Once it has cooled down I’m getting a slight chocolate scent. This is quite pleasing. As far as taste goes, it tastes pretty much like it smells.

This is an interesting tea. I think that I could grow to really enjoy oolongs of this sort; right now, however, I mostly just find it interesting. Not un-enjoyable, and I will be getting a second steep out of it, but it hasn’t blown me away. Perhaps I’m just not ready for oolongs yet.

I think that I’ll be sweetening things up after I’m done with these leaves by brewing something with a golden tip :)

Flavors: Ash, Chestnut, Chocolate, Musty, Roasted

205 °F / 96 °C 3 min, 0 sec 1 tsp 12 OZ / 350 ML

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99 tasting notes

Rich and smooth, with some lingering scratchiness in the throat. I leafed heavy at about 9g to 100ml, just off boiling water. This is pleasant, with a mellow earthiness to the roast that is reminiscent of the decadence and bitterness of fairly dark chocolate. The aroma is roast laced with additional vibes of burnt caramel, although it never gets quite so sweet in the actual cup. It has slow moving energy which leads me to believe it’s not got the greatest caffeine content, but it does the job. Might be good Western to add more flavors to the mix.

Flavors: Burnt, Caramel, Dark Chocolate, Roasted

Boiling 9 g 3 OZ / 100 ML

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87 tasting notes

Thanks to Angela at TeaVivre for another sample from their line of teas. The leaves for this oolong are quite dark and brewed up the tea has reddish-amber colour. The aroma has a definite toasted smell to it and the flavour is a roasted earthiness. Not as vegetal or grassy as I’d expect from an oolong. I found the first steep a bit harsh and bitter, but additional steeps were more pleasant.

Flavors: Earth, Roasted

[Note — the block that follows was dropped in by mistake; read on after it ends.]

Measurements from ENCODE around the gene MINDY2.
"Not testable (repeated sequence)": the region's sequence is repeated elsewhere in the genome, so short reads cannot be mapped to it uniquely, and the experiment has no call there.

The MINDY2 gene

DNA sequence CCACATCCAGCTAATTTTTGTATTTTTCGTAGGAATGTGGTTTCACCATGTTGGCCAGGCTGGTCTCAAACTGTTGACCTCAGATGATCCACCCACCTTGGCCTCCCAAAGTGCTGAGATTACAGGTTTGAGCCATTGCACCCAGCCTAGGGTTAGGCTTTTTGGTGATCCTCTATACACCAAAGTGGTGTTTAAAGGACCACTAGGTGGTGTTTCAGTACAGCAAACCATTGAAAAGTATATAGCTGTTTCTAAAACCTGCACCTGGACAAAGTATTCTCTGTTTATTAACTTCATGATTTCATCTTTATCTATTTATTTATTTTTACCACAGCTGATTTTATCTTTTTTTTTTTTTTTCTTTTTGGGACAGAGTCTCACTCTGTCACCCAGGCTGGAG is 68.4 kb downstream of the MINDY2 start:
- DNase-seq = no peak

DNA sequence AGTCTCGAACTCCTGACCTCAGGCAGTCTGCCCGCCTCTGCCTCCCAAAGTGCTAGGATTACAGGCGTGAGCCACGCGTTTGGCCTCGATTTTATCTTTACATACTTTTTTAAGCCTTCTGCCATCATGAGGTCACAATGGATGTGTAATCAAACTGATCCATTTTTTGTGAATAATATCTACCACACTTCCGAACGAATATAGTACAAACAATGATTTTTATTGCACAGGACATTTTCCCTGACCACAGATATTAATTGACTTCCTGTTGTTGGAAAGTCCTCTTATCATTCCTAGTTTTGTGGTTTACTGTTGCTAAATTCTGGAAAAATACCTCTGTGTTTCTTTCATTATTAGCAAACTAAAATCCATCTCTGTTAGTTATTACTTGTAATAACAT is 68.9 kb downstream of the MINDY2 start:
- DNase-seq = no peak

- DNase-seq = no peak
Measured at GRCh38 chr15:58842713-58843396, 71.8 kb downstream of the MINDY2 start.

205 °F / 96 °C 4 min, 0 sec 5 g 12 OZ / 355 ML

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42 tasting notes

This is my first time tasting a Wuyi and it was fairly obvious even to me how different it was from the other oolongs I’ve tasted.

I did 7 steeps. The first was 15 seconds, the second was 10, the third was 15 and after that they got longer. The 6th and 7th steep were 30 and 60 seconds and neither was especially satisfying but they weren’t horrible. I ended up heating fresh water after then 4th steep.

The first steep was a bit astringent though not bitter. It dried my mouth out a bit. The second was also a bit astringent but the 3rd and 4th were quite smooth without any astringency.

The dry leaf smelled somewhat chocolatey, I guess from the way the tea was roasted but this was almost undetectable in the tea. Even in the wet leaf it was not strong. The wet leaf mostly had the spinachy vegetal smell but not as strong as other oolongs I’ve tried.

That “rock” taste was definitely present. It wasn’t unpleasant but it was an unusual flavor to my palate.

Overall, perhaps because I’ve been tasting many new teas over the last few weeks, this was the tea from which I got the most complexity in taste and aroma. I can’t say if it was the tea or me just starting to become more familiar with the scent and taste vocabulary of tea. Whatever the cause, it was fun to experience.